Western Blot Analysis
Western blot analysis was performed as described previously (Sun et al., 2009). The C2C12 myotubes or soleus muscles were homogenized in a radio immunoprecipitation assay buffer (50 mM Tris-HCl pH 7.4, 150 mM NaCl, 5 mM EDTA, 1% Nonidet P-40, 1% sodium deoxycholate, 0.1% SDS/1% aprotinin, 50 mM NaF, and 0.1 mM Na3VO4) and quantified with Bio-Rad Protein Assay Kit (Bio-Rad, Hercules, CA). Equal amounts of total protein per lane were subjected to SDS-PAGE, and transferred onto polyvinylidene difluoride membranes (Millipore Corp), which were blocked with 5% non-fat dry milk in Tris-buffer saline (TBS) followed by incubation with primary antibodies: mouse anti-MHC (1:3,000) (R&D Systems, Minneapolis, MN), rabbit anti-MAFbx (1:3,000) (Abcam, Cambridge, UK), rabbit anti-MuRF-1 (1:3,000) and mouse anti-tubulin (1:3,000) (Santa Cruz, Santa Cruz, CA) at 4°C overnight. Then, the membrane was probed with the appropriate horseradish peroxidase-coupled secondary antibody. Immunoactive bands were visualized by enhanced chemiluminescence (Thermo Scientific, Park Ellisville, MO). Densitometry analysis was determined by scanning immunoreactive bands, and intensity values were obtained for further normalization against loading control.
Fiber CSA and Myotube Diameter Measurement and Quantification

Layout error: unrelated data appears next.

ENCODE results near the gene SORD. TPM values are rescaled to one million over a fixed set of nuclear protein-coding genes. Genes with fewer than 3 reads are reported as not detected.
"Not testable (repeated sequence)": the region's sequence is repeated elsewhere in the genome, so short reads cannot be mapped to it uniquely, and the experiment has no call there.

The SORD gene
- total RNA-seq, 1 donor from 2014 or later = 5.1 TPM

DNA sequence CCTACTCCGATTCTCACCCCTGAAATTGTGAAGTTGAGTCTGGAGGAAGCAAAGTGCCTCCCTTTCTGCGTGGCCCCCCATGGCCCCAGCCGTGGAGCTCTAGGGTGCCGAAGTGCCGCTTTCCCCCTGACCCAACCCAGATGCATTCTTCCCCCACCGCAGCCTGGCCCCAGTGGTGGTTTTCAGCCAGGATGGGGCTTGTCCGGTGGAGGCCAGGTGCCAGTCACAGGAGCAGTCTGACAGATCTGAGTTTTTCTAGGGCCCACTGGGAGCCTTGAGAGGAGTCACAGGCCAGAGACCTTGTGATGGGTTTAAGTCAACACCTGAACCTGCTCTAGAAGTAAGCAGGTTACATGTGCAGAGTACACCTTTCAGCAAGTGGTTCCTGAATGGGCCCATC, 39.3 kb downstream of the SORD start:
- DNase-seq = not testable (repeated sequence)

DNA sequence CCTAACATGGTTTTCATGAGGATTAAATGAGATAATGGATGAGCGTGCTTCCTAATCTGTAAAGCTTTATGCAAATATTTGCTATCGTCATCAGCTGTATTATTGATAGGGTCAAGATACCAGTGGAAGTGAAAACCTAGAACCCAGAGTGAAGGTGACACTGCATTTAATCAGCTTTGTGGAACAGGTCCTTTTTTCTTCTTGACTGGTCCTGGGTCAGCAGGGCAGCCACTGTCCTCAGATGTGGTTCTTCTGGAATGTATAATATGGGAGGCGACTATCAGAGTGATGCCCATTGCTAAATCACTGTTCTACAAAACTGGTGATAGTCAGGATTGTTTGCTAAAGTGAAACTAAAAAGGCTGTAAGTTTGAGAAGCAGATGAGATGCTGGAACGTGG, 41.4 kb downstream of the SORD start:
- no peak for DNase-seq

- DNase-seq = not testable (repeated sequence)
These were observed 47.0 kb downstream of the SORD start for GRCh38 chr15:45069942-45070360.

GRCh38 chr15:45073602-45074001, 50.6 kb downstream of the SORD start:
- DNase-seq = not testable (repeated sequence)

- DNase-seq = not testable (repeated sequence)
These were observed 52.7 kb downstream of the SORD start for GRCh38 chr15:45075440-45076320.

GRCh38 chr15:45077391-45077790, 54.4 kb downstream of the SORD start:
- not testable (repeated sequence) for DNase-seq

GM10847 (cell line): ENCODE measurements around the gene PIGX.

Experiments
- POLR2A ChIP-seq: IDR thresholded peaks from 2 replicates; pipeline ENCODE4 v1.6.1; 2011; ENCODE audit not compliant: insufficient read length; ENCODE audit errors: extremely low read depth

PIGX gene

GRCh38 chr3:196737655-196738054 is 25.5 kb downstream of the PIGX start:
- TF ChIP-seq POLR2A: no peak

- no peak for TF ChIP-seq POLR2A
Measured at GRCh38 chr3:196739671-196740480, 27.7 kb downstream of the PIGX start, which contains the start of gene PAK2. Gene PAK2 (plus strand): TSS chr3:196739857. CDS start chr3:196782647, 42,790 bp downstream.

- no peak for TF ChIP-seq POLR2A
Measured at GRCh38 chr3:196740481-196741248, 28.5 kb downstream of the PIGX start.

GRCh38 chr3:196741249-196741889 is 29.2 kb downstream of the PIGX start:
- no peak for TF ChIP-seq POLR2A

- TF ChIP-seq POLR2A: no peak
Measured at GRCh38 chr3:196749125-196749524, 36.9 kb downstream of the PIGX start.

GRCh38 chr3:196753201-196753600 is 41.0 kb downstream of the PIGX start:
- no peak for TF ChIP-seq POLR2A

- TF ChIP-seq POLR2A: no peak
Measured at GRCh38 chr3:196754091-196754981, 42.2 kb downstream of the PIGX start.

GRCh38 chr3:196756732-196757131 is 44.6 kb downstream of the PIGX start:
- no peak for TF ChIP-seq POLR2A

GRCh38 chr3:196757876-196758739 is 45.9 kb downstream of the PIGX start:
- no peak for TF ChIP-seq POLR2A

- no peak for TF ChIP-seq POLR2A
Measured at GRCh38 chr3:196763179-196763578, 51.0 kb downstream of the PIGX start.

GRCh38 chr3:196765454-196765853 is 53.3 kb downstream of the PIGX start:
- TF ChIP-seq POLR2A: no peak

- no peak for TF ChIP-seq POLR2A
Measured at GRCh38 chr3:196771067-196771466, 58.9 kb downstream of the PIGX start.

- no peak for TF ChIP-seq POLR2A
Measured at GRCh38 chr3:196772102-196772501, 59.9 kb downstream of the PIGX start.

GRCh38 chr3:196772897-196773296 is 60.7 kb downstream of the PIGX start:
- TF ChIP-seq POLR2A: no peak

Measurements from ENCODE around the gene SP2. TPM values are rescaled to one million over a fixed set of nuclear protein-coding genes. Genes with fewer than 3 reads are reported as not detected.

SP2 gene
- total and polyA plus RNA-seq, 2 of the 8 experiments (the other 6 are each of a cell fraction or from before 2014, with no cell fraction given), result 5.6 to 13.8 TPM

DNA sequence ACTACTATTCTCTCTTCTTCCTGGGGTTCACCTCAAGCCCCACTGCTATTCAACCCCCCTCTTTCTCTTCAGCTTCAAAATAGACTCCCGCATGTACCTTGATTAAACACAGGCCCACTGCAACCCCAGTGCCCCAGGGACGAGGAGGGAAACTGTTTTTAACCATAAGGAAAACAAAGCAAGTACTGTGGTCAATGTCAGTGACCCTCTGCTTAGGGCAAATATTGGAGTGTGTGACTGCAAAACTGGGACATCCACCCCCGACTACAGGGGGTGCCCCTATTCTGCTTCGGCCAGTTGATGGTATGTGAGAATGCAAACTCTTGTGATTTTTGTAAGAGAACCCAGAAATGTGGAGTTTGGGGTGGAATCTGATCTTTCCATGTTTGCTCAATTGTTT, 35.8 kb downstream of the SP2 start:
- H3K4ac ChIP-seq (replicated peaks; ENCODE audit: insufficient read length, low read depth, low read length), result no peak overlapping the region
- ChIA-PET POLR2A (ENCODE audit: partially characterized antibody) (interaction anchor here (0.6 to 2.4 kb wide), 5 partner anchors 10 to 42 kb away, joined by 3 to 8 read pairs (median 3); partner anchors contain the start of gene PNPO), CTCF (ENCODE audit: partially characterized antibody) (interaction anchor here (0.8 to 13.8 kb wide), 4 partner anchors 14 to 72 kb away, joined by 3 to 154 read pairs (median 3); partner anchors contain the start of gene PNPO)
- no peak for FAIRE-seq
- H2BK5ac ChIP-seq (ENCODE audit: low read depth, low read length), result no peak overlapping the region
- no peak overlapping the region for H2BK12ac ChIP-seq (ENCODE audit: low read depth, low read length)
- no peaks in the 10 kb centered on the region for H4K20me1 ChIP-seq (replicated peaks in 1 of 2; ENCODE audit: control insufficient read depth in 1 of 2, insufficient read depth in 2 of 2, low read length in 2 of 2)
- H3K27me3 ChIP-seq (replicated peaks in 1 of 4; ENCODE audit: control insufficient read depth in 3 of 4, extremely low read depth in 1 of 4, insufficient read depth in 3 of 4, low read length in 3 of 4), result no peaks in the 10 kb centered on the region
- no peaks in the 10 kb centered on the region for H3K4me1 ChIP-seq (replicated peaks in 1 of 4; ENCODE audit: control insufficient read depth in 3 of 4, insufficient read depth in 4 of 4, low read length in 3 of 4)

The fiber CSA of the soleus muscle was detected by using laminin staining. Briefly, fresh-frozen soleus muscles were sectioned on cryostat with 10-μm thickness. The cryosections were placed on glass slides, and incubated overnight with laminin (Abcam) at 4°C. Slides were mounted and imaged by fluorescence microscopy. The fiber CSA was determined through a blinded analysis with the ImageJ software (NIH, Bethesda, MD). Six animals were used to determine the muscle CSA. Five randomly captured muscle images were chosen from each animal. The fiber CSA value is expressed as the mean ± SD.
The myotube diameter was detected by using MHC staining. Briefly, C2C12 cells were grown and differentiated on glass coverslips and then fixed, permeabilized, and incubated for 1 h with mouse anti-MHC (1:3,000) (R&D Systems). After antibody removal and several washes, the slips were incubated for 30 min with 1:100 affinity-purified Alexa Fluor dye-conjugated goat anti-mouse antibody (Life Technologies, Carlsbad, CA). The slips were photographed with the fluorescence microscopy. Myotube diameter was measured at least 100 myotubes using ImageJ software. The myotube diameter was determined at three points along the length of the myotube in a blinded fashion, and the average diameter per myotube was expressed as the mean of three measurements. Myotubes were defined as all multinucleated cells positive for the MHC stain and containing at least three nuclei (Abrigo et al., 2016).
Determination of ROS
The ROS level in myotubes or in soleus muscles was measured by using dichlorodihydrofluorescein diacetate (DCFH-DA) or dihydroethidium (DHE) staining (Sigma-Aldrich), respectively.